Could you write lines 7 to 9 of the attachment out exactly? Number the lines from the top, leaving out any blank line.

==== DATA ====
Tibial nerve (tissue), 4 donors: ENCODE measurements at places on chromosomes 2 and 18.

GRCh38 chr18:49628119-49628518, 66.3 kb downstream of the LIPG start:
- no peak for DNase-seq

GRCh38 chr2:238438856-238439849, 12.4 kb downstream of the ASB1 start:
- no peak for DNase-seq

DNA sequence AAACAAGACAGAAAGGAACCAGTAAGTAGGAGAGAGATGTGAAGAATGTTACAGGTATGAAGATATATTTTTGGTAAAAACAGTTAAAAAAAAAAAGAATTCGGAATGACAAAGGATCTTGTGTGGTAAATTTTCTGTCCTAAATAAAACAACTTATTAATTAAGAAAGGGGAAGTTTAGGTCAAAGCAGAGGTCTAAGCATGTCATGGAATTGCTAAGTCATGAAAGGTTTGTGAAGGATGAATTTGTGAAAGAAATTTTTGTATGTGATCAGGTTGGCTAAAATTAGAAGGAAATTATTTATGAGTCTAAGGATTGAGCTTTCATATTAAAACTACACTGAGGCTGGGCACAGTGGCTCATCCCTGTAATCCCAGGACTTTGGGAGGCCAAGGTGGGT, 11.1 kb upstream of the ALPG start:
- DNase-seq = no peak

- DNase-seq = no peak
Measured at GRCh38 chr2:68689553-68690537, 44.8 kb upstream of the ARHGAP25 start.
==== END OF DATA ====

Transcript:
- DNase-seq = no peak

- DNase-seq = no peak
Measured at GRCh38 chr2:68689553-68690537, 44.8 kb upstream of the ARHGAP25 start.